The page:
New wellness policy aims to support healthy habits in Park City schools
The Park City School District has been focusing on meeting the needs of the whole child for the last couple of years, and that includes providing students with healthy food.
To continue the district’s push for improved student wellness, the Park City Board of Education is considering a new policy that focuses on using fresh, local ingredients and steering clear from refined sugar and flour in school meals. The policy would also prohibit teachers from using food-based rewards in the classroom.
Russell Owen, director of child nutrition for the district, said the new policy is a step in the right direction. It has been about a two-year process to create a policy almost all school officials can agree on and that complies with state law.
He said his department has been working behind the scenes to promote healthy eating, and the policy is a statement that the district is in support of his efforts.
A lunch menu with 25 new recipes was recently rolled out at Jeremy Ranch Elementary School, and Owen plans to put the same menu in place at Trailside Elementary School and McPolin Elementary School on Monday. The new menu is expected to be introduced at Parley’s Park Elementary School at a later date.
The menu includes items like shredded pork tacos with cabbage and radish slaw and teriyaki chicken with fresh vegetables and brown rice. The schools’ salad bars were also updated to include five to seven fresh vegetables every day, Owen said, and a new breakfast menu is expected to be in the elementary schools in January.
The new policy says menus will “seek to promote fresh fruits, fresh vegetables, and whole grains and reduce and/or eliminate refined sugar, refined flour, excess saturated fat, and sodium.” It also states that no carbonated or caffeinated beverages are allowed in vending machines for kindergarten through ninth grade school sites.
The Board also changed the policy recently to restrict teachers from using “food-based rewards for student behavior, achievement, and celebrations.” Instead, administrators are encouraged to discuss and implement non-food reward guidelines. The Board voted in favor of the change during its most recent meeting.
Anne Peters, a member of the Board, is a major proponent of seeing treats in classrooms banned. She said when students have allergies or diseases that do not permit them to eat the snacks their teachers provide, they can feel alienated.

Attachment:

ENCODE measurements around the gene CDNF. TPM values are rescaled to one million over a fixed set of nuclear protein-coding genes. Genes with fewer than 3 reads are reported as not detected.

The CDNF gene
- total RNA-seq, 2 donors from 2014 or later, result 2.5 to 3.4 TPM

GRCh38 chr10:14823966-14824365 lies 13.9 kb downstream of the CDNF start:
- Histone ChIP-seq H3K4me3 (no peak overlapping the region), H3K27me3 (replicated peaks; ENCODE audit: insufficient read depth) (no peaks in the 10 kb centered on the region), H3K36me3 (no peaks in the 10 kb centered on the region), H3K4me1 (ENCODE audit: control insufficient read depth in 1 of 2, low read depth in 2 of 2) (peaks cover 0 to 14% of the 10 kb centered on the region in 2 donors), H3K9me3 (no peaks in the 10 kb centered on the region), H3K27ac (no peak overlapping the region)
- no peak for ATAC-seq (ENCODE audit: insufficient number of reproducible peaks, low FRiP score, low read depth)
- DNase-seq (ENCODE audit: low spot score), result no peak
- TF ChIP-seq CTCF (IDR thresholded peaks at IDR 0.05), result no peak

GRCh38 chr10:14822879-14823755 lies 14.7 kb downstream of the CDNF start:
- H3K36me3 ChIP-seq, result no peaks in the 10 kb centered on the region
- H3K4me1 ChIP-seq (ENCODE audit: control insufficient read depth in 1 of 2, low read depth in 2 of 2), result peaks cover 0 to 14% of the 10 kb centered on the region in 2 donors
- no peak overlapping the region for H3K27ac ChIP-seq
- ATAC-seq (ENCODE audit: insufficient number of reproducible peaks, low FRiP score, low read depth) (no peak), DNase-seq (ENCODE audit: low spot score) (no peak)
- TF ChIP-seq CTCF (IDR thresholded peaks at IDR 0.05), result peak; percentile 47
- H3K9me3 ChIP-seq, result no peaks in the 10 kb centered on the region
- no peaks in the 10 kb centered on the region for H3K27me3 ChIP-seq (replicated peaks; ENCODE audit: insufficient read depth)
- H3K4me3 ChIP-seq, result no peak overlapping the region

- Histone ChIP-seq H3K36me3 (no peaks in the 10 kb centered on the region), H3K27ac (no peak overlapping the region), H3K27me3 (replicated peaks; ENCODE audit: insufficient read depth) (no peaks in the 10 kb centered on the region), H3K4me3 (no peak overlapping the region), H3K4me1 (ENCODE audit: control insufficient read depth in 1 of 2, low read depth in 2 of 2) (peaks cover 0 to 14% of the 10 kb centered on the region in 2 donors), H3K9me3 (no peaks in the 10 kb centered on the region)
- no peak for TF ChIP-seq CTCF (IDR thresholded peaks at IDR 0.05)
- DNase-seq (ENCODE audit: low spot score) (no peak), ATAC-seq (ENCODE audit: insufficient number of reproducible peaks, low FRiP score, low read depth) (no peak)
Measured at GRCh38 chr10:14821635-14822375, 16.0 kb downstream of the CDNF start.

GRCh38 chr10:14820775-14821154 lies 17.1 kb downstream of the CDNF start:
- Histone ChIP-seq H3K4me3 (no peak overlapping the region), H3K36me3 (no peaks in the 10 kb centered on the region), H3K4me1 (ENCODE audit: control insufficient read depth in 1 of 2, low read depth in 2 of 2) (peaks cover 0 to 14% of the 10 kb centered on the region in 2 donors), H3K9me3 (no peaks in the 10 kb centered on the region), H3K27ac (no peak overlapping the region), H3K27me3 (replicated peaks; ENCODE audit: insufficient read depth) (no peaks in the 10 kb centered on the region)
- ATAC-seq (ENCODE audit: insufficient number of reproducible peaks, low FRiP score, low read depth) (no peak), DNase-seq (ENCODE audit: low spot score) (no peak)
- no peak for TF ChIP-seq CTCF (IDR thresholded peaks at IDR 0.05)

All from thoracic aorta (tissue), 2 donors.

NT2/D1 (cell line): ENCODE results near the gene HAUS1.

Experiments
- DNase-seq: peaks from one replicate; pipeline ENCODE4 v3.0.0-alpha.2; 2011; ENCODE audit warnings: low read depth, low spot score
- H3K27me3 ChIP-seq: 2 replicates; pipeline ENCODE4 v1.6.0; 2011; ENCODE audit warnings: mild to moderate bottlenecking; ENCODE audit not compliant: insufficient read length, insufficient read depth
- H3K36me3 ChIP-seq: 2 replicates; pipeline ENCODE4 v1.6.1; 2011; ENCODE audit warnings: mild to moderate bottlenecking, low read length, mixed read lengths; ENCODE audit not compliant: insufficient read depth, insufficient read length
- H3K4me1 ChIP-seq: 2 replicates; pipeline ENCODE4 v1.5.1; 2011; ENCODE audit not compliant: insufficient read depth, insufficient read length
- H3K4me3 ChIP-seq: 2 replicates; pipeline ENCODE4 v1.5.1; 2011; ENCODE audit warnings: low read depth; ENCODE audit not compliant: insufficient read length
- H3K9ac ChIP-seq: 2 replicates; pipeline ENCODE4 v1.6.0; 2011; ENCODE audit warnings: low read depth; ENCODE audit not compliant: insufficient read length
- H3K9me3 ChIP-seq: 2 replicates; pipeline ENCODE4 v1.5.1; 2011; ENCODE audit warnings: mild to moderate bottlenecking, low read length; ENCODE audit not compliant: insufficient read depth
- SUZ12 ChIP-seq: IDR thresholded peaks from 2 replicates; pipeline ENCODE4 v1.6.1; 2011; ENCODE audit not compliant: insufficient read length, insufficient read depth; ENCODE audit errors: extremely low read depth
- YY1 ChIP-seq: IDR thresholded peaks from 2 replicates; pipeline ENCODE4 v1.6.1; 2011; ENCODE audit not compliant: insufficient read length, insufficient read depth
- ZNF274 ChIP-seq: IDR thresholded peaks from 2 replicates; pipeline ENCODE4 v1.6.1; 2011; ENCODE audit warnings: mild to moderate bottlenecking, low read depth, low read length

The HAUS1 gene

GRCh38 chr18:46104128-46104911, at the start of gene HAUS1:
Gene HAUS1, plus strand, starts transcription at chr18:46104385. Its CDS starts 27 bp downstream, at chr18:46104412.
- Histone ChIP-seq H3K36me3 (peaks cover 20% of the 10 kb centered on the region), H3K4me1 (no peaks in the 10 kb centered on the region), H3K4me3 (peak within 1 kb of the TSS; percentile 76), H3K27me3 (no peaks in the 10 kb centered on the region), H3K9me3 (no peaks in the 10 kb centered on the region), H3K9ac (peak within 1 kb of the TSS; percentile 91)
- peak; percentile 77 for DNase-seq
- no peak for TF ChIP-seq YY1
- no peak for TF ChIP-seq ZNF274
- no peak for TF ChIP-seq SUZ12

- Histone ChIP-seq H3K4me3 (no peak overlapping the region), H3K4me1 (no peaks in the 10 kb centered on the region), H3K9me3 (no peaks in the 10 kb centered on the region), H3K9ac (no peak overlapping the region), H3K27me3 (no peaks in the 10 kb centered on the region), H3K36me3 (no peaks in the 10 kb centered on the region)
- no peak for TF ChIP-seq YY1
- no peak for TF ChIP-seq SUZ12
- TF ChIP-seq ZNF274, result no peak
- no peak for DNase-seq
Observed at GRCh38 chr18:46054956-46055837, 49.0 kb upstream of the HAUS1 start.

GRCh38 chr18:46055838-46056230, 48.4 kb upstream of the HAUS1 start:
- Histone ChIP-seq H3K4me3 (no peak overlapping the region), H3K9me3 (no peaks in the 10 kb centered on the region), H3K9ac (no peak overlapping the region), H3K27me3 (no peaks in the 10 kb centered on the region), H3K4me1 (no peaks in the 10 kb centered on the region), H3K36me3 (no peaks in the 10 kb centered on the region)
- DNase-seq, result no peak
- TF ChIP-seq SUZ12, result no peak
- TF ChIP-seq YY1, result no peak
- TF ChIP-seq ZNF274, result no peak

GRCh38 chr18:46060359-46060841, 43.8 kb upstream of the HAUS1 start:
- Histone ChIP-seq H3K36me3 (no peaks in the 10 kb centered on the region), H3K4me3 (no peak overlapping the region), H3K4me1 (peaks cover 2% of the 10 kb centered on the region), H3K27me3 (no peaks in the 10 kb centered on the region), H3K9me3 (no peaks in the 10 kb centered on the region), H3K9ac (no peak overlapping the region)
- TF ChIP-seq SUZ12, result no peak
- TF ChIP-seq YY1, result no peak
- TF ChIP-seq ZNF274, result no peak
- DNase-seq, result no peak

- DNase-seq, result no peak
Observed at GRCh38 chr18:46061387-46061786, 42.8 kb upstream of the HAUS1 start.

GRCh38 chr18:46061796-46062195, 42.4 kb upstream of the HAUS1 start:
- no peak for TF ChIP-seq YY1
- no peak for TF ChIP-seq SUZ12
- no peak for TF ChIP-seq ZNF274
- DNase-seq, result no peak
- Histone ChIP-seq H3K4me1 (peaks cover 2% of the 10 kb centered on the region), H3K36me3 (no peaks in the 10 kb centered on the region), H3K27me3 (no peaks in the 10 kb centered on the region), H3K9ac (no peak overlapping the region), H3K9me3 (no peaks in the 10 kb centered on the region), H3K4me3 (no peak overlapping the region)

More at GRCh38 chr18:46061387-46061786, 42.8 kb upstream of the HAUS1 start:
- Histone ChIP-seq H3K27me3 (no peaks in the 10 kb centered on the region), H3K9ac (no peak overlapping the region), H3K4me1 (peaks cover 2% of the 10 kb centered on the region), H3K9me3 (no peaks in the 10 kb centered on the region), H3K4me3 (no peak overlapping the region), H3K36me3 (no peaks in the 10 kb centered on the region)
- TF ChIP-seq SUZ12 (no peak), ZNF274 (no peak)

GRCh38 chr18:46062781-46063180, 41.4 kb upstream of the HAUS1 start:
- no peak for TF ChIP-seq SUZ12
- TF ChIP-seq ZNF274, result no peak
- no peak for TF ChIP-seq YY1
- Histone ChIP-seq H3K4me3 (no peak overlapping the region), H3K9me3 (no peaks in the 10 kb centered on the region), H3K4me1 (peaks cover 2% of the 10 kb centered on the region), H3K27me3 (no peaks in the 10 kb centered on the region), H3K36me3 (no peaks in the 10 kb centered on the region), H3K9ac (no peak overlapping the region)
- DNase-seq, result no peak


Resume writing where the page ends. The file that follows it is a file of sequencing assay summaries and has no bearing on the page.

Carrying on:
“I think there are other ways to motivate,” she said. “If you are rewarding a kid with food and not all of the kids in that classroom can participate, I think that’s exclusion. I don’t think that’s a message that we want to give. My feeling is to just take it all off the table.”
Owen said the issue is complicated. He is not sure if it is best to shield kids entirely from unhealthy treats.
“People need to take a step back and take into consideration what’s ideal and what is the world that we live in,” he said. “If we remove everything and remove (the kids) from making decisions or remove the parents from having to interact with their kids and teach them what’s positive and what’s not and what healthy choices are, I think that causes problems downstream.”
He said he is neither for nor opposed to banning treats in the classroom, but he hopes that people take all perspectives into account.
Another divisive topic has been finding a balance between recess and lunch. Parents have been vocal about having recess before lunch so their kids eat their food rather than running off to play. Owen said putting recess before lunch is off the table for the current policy, but he expects it will be addressed further down the road as a wellness committee continues to look at ways to improve the policy.
“There is more work to be done,” he said. “I think there are a lot of questions out there to be answered.”
The new policy does state that students between grades kindergarten through fifth grade will have a 20-minute lunch period, but students are “required to remain seated until all students have had the opportunity to sit and eat for a minimum of 15 minutes.”
Owen said the change provides comprehensive guidelines so all schools are on the same page, and starts to solve the problems parents have with lunch and recess.
“It also kind of puts an expectation in place for the kids that they don’t have to just, you know, wolf down their lunch to go out and play,” Owen said. “Right now, lunch is competing with recess because the kids are anxious and they want to get out and they want to go play.”
The policy is currently open to community input. The Board intends to adopt the policy at its meeting on Dec. 18.
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